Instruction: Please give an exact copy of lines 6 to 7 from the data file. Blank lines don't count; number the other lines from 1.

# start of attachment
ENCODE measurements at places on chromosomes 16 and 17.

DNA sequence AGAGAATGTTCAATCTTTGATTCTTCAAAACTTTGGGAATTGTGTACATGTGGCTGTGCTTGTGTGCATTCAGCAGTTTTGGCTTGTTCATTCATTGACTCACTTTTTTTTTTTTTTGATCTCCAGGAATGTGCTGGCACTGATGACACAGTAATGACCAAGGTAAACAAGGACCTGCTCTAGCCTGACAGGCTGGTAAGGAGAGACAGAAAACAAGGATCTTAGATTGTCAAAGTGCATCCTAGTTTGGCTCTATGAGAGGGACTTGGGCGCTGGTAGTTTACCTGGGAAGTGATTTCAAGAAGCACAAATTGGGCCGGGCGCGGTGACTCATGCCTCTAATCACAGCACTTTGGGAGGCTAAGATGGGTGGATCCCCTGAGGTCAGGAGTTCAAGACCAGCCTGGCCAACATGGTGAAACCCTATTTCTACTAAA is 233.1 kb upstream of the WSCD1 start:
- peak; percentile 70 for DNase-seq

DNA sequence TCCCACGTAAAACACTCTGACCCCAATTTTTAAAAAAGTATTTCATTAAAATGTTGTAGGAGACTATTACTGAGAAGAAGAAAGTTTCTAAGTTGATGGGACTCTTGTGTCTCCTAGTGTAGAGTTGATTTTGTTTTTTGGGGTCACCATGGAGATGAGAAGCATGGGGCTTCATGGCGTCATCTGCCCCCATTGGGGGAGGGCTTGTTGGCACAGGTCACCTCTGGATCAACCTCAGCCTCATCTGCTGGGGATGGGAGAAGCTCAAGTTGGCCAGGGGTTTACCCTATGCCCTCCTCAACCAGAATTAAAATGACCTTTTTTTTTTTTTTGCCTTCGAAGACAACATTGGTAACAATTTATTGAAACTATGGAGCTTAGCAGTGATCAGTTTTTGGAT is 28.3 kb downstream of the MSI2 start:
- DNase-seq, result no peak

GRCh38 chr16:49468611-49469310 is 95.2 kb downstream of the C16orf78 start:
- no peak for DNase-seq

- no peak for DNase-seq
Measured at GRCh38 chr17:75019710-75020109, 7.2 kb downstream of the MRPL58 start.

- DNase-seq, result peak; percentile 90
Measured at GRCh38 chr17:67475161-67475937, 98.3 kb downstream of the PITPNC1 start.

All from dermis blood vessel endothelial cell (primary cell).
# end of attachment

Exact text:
GRCh38 chr16:49468611-49469310 is 95.2 kb downstream of the C16orf78 start:
- no peak for DNase-seq